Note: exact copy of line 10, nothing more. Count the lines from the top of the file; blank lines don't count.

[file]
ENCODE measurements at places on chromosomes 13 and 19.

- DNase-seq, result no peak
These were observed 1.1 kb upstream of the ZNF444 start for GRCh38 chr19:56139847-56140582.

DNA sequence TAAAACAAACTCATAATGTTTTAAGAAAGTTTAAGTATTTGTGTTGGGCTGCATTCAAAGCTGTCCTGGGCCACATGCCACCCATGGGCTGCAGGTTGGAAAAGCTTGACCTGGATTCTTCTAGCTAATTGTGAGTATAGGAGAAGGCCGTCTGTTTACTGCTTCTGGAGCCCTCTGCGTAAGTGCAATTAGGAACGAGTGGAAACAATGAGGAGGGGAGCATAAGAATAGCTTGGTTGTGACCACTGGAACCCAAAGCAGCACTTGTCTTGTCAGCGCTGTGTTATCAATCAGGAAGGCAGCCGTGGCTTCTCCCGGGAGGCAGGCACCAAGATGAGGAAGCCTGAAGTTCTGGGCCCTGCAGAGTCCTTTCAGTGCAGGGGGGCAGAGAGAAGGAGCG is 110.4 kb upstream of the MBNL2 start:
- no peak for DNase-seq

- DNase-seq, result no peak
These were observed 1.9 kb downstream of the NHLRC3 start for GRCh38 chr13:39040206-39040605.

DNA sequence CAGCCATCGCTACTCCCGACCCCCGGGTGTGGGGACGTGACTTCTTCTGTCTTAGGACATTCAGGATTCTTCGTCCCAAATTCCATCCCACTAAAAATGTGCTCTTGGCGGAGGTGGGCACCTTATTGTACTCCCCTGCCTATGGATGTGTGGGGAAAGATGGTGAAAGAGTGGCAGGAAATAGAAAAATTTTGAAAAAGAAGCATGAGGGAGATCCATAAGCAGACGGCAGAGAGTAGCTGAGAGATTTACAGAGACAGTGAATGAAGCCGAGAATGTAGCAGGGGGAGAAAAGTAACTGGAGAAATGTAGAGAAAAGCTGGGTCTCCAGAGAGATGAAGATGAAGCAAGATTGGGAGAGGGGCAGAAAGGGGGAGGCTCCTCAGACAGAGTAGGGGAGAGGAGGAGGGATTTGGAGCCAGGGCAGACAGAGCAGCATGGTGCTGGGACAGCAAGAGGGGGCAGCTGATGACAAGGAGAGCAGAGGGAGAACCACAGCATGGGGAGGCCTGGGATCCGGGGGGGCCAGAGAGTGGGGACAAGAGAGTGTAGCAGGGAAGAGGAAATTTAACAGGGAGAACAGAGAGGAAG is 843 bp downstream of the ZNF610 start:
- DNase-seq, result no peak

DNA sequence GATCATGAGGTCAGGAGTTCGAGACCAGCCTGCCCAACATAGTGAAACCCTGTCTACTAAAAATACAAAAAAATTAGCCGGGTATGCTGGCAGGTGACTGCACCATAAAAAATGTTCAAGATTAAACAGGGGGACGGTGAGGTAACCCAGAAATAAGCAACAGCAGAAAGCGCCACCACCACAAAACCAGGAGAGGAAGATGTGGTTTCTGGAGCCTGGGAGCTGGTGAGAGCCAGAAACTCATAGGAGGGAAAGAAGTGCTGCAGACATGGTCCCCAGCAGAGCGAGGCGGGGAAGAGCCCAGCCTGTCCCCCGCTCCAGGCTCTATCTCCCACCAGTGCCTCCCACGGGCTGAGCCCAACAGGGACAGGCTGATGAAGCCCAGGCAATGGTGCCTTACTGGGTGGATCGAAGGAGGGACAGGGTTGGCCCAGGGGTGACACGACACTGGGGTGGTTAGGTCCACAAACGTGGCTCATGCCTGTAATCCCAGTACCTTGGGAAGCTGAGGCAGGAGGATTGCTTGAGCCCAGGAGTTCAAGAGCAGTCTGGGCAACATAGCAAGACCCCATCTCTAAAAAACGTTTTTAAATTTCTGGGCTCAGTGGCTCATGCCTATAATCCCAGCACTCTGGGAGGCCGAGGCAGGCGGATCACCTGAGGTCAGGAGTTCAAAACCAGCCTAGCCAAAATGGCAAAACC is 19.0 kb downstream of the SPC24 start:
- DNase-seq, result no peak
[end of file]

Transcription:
DNA sequence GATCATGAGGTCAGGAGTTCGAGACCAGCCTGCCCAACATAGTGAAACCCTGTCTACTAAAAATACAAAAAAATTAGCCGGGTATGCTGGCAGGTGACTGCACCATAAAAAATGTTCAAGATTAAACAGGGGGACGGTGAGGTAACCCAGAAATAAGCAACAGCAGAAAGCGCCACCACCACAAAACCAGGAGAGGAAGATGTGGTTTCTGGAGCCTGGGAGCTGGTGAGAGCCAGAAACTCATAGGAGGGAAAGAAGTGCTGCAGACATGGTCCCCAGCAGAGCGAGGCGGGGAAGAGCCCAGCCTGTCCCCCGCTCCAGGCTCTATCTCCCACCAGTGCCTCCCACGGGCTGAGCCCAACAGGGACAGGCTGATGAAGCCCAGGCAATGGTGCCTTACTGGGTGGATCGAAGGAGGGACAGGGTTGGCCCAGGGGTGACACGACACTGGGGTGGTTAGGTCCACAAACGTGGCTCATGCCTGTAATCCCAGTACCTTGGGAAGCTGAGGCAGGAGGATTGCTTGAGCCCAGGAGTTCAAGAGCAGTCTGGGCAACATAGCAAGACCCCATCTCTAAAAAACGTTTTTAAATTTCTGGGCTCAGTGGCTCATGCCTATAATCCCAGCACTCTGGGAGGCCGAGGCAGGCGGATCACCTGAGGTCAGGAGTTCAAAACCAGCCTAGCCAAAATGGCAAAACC is 19.0 kb downstream of the SPC24 start: